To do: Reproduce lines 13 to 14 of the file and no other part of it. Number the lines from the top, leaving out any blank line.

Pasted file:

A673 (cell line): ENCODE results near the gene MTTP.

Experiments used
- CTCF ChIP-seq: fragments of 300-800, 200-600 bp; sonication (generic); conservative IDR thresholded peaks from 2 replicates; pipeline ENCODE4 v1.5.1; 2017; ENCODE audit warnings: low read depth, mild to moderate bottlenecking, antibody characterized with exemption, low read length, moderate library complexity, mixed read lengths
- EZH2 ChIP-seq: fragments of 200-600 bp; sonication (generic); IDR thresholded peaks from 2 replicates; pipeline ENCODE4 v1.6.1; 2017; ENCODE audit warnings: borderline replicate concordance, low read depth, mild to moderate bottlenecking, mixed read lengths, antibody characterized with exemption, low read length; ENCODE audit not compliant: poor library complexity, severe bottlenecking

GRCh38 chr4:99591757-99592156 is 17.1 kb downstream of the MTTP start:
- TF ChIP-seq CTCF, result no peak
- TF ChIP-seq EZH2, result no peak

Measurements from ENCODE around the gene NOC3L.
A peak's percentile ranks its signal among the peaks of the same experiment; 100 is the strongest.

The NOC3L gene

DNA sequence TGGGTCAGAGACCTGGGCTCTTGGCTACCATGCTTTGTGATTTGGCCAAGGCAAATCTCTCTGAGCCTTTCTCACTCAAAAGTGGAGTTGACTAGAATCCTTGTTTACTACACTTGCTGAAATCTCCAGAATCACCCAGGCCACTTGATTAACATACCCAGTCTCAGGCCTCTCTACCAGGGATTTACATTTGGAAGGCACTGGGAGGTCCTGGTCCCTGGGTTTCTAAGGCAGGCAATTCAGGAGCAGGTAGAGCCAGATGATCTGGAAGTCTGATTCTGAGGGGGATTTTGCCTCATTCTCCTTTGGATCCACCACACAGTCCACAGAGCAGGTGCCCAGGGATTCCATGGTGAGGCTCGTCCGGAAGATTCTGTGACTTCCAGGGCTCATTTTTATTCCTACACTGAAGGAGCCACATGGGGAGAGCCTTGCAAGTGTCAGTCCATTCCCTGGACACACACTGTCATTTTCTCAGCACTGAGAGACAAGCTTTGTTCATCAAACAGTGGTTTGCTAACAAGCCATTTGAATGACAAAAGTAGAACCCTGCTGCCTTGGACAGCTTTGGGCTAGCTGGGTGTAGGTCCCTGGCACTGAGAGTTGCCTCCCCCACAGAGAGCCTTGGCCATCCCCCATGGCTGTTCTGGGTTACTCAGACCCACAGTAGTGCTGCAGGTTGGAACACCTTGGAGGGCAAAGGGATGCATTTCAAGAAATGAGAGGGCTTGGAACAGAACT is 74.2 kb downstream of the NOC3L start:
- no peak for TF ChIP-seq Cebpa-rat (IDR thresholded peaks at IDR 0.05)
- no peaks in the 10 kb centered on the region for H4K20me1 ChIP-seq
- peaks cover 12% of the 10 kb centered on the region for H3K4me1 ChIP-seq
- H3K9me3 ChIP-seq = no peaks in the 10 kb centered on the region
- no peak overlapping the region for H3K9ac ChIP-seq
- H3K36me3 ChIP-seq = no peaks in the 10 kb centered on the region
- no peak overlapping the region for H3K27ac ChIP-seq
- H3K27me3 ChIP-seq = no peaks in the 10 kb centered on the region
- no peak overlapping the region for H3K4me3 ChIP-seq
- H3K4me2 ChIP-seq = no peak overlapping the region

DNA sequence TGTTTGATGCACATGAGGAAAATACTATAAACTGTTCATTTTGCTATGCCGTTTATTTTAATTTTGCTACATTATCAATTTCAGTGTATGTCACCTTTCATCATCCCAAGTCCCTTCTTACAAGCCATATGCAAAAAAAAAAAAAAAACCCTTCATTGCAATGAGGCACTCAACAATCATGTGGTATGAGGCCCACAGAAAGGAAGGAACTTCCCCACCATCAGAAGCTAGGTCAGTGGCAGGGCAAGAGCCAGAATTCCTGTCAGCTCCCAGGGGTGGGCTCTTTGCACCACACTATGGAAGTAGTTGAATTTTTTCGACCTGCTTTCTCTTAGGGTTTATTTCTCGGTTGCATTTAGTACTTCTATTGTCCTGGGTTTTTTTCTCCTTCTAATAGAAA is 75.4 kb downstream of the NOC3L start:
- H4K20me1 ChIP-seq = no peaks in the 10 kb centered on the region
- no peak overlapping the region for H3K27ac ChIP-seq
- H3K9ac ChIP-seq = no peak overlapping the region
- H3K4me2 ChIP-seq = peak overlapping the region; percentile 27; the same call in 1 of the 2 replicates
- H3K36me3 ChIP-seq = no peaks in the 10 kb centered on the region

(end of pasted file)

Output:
- no peaks in the 10 kb centered on the region for H4K20me1 ChIP-seq
- peaks cover 12% of the 10 kb centered on the region for H3K4me1 ChIP-seq